She and others rattle off glowing descriptions of a man who clearly loves what he does: enthusiastic, engaged, articulate, attentive, inspiring, inspired.
“He has stirred up a lot of energy on campus,” said math professor Bart Ng, president of the Faculty Council. “He’s able to see the important issues he needs to deal with … and has a sure sense of where he wants to go.”
“I’m proud to have him as part of the leadership team at the university,” concurred IU President Adam Herbert. “He brings a vast reservoir of professional experience, and I thoroughly enjoy working with him.”
Bantz has made a concerted effort to see and be seen around town, too. He and his wife of 20 years, professor Sandra Petronio, have painted the town red and gold. Among the highlights: a Pacers game, Indianapolis Symphony Orchestra performance and a trip to Conner Prairie.
A scholar’s life seldom includes as much play as work, Bantz said, but community involvement is part of the job description for the leader of an urban school. His civic commitments already strain his bulging schedule: Greater Indianapolis Chamber of Commerce, United Way of Central Indiana, Indiana Sports Corp. and Indianapolis Downtown Inc., among others.
“Everything makes sense for me and IUPUI,” Bantz said.
The effort hasn’t gone unnoticed.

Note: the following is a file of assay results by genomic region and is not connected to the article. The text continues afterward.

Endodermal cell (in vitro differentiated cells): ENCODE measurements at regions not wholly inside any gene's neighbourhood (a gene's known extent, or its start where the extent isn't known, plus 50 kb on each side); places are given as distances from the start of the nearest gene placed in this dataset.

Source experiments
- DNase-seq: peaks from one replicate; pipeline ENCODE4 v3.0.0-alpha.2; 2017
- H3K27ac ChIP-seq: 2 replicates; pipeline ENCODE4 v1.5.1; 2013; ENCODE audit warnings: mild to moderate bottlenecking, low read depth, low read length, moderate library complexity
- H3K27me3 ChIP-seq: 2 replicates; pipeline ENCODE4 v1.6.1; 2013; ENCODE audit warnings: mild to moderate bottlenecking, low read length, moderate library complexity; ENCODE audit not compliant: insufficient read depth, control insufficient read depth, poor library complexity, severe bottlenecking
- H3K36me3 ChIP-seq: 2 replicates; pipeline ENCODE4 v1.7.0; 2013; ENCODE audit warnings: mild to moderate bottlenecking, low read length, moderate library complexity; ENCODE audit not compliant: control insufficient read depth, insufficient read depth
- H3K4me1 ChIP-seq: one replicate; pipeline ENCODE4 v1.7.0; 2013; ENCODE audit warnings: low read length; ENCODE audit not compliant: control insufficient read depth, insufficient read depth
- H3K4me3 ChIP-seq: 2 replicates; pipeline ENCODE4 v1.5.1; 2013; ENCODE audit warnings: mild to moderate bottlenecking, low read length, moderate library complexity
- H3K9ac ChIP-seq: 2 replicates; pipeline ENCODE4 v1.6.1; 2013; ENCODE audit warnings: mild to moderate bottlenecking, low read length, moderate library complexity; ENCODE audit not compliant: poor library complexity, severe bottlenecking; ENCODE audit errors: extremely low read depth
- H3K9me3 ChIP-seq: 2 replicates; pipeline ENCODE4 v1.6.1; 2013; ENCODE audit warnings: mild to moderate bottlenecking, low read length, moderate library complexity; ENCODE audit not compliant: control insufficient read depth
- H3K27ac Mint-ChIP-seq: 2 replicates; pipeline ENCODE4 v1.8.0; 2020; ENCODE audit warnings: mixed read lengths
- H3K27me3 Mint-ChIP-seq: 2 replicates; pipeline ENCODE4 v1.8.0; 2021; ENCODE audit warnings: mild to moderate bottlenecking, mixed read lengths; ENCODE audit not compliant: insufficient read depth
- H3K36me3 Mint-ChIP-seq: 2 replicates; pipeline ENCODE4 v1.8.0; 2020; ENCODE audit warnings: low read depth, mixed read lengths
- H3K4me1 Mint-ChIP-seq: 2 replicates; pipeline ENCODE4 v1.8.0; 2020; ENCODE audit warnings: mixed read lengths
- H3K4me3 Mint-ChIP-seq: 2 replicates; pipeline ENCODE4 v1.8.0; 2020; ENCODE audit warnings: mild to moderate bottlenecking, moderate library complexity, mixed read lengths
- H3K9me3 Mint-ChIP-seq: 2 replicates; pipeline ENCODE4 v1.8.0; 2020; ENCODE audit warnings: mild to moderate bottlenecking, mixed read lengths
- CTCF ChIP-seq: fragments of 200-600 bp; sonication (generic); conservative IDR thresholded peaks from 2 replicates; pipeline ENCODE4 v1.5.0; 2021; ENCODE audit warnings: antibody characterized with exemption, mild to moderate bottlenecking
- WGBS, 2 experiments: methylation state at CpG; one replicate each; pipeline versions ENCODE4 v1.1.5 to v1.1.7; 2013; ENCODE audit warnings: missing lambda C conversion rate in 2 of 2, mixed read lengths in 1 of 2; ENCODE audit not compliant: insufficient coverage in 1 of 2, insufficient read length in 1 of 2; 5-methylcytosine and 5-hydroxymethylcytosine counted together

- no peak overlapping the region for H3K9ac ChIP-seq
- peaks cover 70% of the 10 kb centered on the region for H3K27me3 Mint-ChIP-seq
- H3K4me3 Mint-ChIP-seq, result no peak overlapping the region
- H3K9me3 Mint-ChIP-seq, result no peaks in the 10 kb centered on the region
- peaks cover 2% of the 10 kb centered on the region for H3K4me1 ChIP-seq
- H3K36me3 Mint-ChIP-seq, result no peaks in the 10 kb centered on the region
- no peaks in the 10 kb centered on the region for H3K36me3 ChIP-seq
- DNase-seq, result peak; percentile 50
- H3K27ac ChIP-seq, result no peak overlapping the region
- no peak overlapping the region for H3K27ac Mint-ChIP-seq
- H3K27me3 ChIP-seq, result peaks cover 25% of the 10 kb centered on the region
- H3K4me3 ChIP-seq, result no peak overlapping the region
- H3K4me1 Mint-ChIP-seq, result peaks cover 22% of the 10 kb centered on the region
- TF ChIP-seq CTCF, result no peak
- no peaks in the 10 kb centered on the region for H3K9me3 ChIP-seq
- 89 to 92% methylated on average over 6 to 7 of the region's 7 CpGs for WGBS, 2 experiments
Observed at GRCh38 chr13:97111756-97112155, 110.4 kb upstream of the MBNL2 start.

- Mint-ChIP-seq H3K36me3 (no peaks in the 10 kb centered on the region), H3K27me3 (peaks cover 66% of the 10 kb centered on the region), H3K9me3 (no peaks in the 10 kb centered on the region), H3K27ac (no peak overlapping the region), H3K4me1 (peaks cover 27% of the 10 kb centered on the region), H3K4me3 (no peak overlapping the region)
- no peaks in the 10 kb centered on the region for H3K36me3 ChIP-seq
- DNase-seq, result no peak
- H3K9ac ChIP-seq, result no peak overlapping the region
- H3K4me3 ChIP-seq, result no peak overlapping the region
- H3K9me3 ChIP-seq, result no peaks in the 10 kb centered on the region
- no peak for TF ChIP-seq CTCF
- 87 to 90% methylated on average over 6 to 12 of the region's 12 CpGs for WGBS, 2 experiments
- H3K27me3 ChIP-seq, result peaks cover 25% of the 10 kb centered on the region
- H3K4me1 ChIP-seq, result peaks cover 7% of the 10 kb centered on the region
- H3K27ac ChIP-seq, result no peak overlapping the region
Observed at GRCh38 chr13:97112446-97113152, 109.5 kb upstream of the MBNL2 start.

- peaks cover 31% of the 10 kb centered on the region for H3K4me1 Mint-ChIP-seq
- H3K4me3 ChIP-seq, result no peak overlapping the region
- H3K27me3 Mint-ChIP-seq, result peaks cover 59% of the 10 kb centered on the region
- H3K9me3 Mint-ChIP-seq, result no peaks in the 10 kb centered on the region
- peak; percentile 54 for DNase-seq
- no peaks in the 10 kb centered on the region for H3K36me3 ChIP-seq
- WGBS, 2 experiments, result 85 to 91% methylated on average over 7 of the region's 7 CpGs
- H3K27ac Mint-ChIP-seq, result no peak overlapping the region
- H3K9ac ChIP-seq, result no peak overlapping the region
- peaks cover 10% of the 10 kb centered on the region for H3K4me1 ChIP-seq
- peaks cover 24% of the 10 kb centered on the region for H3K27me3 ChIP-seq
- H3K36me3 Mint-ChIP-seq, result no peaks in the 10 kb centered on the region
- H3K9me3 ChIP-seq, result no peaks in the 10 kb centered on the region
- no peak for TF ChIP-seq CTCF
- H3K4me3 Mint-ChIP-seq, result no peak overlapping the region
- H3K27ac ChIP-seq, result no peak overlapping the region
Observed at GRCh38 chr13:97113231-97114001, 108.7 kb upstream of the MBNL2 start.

“Clearly, he understands his role in the community and has accepted it with enthusiasm,” said chamber President John Myrland. “He came in and essentially said, ‘I’m an empty vessel. Fill me up. How can we help?’”
That’s the idea, said Bepko, whose own civic involvement is almost legendary.
“The community expects the chancellor to be engaged, know a lot of people and know what the critical issues are,” Bepko said. “He can use that knowledge to guide the university and think strategically about how it can serve the city and the state.”
“There are no great cities without great universities,” he said. “We have to stay connected with the community, with government, with business. … We have such a role in supporting Indiana’s future.”
His grand plans for the university are intended to strengthen that tie. Since the bulk of IUPUI graduates stay in Indiana, awarding 5,000 bachelor’s degrees a year should make a difference. And increasing research funding to more than $500 million a year could help spur economic development.
Improving civic engagement could have the most obvious impact, as students and faculty do more to apply their lessons and expertise to real-world situations.
“We have this terrific asset and it’s only going to become more valuable,” Myrland said. “What they do is so valuable—not just educating students, but generating ideas, encouraging collaborations. We have such an advantage having IUPUI right here.”
And Bantz is another advantage.
“The future of Indianapolis and the future of IUPUI are intertwined,” said Scott Evenbeck, dean of the University College on the Indianapolis campus. “Leadership is critical. We have to have somebody who can articulate that and find ways to build on it.
“We have always defined ourselves by what we’re going to be, not what we have been, and that is very important. I think Charles is doing a great job keeping us on the right path to being what we need to be.”•